March 25, 2024.
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I. Background
At the conclusion of a transparent democratic process, on December 19, 2023, the
membership of UAW Local 2325 passed a “Resolution Calling for a Ceasefire in Gaza, an End
to the Israeli Occupation of Palestine, and Support for Workers’ Political Speech” by a margin of
65% to 35%. The Resolution demands an immediate and permanent ceasefire in Gaza, an end to
Israeli apartheid and occupation of Palestine, and an end to United States military aid to Israel.
The Resolution also documents the growing censorship against workers and students who
express support for Palestinian rights, reaffirms UAW Local 2325’s commitment to zealously
defend its members against retaliation for protected First Amendment activity, and denounces
both antisemitism and Islamophobia.
The union passed the Resolution in solidarity with Palestinian trade unions4
and other
unions calling for Palestinian liberation and in response to Israel’s indiscriminate bombing and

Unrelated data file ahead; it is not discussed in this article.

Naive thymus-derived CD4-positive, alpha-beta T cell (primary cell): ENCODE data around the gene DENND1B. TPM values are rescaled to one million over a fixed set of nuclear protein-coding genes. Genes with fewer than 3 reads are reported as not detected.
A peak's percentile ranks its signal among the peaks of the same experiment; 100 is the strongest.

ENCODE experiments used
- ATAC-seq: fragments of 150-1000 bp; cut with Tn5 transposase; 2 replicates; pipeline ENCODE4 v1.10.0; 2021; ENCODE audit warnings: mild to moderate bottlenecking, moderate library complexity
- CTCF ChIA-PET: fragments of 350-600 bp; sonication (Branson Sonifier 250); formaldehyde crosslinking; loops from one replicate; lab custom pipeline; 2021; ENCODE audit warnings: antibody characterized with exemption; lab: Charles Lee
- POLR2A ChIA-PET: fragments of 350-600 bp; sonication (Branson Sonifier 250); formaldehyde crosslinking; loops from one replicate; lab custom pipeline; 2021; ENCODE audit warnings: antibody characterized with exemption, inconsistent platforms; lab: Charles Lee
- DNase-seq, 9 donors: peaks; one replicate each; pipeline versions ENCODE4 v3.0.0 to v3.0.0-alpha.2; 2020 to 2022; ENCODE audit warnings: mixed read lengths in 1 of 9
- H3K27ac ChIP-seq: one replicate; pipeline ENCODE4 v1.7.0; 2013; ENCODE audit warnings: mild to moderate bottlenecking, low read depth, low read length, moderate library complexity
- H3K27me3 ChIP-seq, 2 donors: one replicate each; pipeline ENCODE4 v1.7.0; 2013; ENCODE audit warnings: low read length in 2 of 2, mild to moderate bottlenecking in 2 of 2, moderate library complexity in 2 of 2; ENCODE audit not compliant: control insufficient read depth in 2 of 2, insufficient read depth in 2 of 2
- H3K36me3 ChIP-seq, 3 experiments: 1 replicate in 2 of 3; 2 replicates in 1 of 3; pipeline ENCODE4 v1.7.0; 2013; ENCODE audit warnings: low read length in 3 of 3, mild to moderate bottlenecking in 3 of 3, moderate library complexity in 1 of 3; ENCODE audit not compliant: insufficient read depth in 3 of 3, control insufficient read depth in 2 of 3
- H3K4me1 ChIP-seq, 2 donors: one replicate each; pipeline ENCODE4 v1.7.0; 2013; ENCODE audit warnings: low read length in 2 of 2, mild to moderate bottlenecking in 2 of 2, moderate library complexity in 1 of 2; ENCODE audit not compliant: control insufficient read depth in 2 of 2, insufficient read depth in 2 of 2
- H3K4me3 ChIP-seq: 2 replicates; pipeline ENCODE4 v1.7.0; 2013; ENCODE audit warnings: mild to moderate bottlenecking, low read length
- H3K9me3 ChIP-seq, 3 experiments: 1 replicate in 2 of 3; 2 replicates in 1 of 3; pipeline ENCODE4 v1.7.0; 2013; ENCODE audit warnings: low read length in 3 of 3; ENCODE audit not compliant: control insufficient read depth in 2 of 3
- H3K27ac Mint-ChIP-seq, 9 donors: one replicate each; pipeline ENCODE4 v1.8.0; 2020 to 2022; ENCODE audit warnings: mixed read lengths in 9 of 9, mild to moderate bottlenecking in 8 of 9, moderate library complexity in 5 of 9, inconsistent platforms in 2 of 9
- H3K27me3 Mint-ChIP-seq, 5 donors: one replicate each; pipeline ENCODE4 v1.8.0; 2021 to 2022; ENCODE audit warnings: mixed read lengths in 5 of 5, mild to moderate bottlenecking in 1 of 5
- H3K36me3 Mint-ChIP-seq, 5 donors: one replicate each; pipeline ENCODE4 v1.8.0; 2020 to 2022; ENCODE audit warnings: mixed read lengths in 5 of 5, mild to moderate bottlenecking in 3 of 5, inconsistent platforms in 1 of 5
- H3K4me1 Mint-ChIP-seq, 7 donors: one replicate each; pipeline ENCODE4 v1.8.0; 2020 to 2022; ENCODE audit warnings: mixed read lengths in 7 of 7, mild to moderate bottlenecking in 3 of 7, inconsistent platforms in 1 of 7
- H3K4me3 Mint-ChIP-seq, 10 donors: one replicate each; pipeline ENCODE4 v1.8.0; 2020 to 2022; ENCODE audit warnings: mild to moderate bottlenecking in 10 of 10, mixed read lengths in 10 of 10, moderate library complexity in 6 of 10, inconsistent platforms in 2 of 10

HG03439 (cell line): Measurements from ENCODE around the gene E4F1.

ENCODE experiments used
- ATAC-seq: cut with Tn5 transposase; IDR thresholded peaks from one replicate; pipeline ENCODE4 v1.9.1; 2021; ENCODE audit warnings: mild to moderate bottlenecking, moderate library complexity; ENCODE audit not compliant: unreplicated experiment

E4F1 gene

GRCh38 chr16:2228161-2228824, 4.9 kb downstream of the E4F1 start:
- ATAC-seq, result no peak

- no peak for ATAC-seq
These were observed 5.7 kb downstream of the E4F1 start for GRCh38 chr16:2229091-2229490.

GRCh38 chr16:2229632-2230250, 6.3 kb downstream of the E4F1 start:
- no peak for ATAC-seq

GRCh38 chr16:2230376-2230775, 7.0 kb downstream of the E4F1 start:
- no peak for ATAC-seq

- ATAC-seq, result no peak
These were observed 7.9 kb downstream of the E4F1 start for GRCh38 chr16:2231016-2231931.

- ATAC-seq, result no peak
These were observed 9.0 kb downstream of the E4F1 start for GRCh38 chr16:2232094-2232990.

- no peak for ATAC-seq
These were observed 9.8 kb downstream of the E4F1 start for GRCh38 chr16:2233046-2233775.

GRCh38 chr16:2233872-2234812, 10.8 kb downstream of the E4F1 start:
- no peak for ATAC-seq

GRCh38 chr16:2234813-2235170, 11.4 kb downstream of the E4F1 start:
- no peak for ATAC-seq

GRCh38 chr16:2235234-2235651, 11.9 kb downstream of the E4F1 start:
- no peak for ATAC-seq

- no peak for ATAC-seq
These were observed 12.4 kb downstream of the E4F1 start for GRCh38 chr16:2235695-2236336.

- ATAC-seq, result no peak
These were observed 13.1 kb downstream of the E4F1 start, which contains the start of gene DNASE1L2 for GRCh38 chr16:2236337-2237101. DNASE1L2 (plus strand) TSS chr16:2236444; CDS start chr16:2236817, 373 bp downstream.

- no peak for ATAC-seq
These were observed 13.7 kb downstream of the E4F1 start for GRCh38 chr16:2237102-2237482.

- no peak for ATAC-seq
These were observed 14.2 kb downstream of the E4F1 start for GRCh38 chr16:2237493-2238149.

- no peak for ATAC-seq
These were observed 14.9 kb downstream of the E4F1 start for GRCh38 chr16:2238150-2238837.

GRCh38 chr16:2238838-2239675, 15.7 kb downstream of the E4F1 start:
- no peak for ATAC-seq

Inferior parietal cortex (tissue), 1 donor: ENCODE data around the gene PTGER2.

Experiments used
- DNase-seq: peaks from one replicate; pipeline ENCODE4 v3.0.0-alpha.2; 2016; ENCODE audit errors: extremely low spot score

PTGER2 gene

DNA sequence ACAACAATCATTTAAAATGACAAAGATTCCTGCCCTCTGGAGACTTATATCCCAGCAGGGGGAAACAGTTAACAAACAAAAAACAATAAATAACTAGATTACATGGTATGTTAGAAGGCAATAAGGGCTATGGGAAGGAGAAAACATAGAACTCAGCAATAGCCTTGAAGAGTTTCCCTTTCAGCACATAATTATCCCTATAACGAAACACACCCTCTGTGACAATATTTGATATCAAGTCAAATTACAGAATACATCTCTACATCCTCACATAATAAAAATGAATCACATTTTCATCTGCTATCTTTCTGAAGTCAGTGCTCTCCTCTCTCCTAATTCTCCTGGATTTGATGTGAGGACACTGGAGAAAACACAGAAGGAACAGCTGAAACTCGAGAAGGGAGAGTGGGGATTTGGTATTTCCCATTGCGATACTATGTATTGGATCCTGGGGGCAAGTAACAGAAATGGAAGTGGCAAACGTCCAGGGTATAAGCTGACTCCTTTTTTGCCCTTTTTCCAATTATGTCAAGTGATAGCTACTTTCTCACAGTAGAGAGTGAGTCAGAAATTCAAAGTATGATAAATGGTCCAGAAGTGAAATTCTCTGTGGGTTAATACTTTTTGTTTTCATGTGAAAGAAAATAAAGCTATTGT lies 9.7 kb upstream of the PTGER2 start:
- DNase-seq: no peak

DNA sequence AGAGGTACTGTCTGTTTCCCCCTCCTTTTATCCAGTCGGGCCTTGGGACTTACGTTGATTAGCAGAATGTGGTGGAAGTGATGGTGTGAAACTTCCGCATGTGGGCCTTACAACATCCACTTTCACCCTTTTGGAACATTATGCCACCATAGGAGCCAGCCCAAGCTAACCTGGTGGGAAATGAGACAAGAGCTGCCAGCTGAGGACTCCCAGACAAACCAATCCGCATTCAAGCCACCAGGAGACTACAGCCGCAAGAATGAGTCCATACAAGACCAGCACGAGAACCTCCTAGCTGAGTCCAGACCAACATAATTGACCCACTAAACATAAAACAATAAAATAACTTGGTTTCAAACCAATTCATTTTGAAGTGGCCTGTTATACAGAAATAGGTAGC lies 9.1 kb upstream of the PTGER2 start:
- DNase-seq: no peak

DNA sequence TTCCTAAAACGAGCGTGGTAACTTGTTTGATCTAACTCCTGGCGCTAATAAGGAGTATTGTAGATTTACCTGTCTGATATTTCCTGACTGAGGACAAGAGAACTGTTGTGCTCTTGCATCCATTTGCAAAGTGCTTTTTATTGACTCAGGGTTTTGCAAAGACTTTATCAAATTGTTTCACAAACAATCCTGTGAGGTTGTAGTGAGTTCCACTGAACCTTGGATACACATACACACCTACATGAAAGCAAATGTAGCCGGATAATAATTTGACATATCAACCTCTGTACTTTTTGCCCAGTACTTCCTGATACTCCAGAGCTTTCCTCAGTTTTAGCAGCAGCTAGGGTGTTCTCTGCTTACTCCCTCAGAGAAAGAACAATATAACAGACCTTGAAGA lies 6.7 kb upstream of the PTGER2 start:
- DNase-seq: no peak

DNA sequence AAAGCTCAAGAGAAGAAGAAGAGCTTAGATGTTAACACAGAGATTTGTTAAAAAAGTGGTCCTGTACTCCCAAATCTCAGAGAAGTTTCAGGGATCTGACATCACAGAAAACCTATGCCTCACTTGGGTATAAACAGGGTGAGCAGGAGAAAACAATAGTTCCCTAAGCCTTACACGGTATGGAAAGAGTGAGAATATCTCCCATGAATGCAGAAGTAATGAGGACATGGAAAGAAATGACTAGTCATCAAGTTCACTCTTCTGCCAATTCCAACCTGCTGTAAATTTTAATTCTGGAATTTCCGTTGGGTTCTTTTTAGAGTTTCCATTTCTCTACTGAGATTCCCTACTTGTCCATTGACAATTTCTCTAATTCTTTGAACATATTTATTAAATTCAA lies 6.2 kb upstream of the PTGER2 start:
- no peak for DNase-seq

genocide in Gaza, which has killed over 30,000 Palestinians and displaced nearly two million.5
To date, over two hundred unions representing millions of workers have joined in the call for a
ceasefire, including the UAW International.6 Such action clearly aligns with UAW Local 2325’s
historic commitment to human rights worldwide, which has resulted in the union taking positions
against the Vietnam War, the Iraq War, and South African apartheid, and in support of human
rights in the Philippines.7
II. The House Committee’s Unconstitutional Intrusion Into Internal Union
Deliberations and Speech
On January 29, 2024, this Committee requested from UAW Local 2325 a broad swath of
documents and information as part of a purported oversight inquiry “related to a contentious vote
on a controversial resolution at [UAW Local 2325].”8 UAW Local 2325 declined to respond to
the Committee’s blatant intrusion on our union’s constitutional rights and its bad-faith
mischaracterization of the resolution. The Committee then issued a subpoena on March 11,9
which similarly requests six categories of documents related to the Resolution. The Committee’s
inquiry and subpoena raise serious—and untrue—accusations about UAW Local 2325 and its